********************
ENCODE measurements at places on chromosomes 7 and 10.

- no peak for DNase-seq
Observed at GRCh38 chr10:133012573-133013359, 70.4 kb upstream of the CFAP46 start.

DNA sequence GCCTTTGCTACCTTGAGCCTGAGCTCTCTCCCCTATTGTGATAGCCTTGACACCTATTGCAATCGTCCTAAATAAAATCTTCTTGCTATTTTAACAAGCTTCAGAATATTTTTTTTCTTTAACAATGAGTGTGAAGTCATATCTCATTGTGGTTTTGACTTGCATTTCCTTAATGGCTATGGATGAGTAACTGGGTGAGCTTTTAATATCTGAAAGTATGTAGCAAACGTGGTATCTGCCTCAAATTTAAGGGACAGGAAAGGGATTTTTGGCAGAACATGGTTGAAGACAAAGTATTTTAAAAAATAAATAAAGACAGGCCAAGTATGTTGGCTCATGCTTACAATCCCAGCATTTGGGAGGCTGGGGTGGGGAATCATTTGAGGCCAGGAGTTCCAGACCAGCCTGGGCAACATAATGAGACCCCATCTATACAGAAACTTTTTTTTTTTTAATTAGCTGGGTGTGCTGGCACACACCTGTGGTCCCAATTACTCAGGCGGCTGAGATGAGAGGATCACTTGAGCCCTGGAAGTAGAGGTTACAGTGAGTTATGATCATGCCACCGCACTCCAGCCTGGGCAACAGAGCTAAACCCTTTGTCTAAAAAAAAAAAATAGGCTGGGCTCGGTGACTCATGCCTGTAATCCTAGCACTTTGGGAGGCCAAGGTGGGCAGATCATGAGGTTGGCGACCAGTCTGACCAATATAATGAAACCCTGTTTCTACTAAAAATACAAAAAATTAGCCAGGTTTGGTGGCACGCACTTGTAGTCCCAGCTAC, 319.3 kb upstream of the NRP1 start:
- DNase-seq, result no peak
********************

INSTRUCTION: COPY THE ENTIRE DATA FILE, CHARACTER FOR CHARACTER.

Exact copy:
ENCODE measurements at places on chromosomes 7 and 10.

- no peak for DNase-seq
Observed at GRCh38 chr10:133012573-133013359, 70.4 kb upstream of the CFAP46 start.

DNA sequence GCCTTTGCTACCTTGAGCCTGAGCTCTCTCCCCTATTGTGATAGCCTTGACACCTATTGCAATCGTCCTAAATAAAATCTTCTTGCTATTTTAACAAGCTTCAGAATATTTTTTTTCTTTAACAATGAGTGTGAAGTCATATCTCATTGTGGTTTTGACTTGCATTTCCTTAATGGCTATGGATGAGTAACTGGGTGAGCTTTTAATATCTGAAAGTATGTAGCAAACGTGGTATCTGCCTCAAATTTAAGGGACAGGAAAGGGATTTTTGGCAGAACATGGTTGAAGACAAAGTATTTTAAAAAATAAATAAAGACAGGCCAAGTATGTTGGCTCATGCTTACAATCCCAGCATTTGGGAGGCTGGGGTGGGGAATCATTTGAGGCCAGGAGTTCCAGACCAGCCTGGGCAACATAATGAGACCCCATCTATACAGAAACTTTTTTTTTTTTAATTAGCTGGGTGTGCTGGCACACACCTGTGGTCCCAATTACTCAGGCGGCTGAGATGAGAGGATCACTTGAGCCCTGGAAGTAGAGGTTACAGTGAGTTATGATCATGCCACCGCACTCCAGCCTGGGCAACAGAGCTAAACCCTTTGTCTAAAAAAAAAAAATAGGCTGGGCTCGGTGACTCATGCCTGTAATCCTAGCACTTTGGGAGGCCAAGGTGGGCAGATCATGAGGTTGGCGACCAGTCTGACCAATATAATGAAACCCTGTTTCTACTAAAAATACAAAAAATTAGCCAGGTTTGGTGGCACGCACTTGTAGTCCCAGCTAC, 319.3 kb upstream of the NRP1 start:
- DNase-seq, result no peak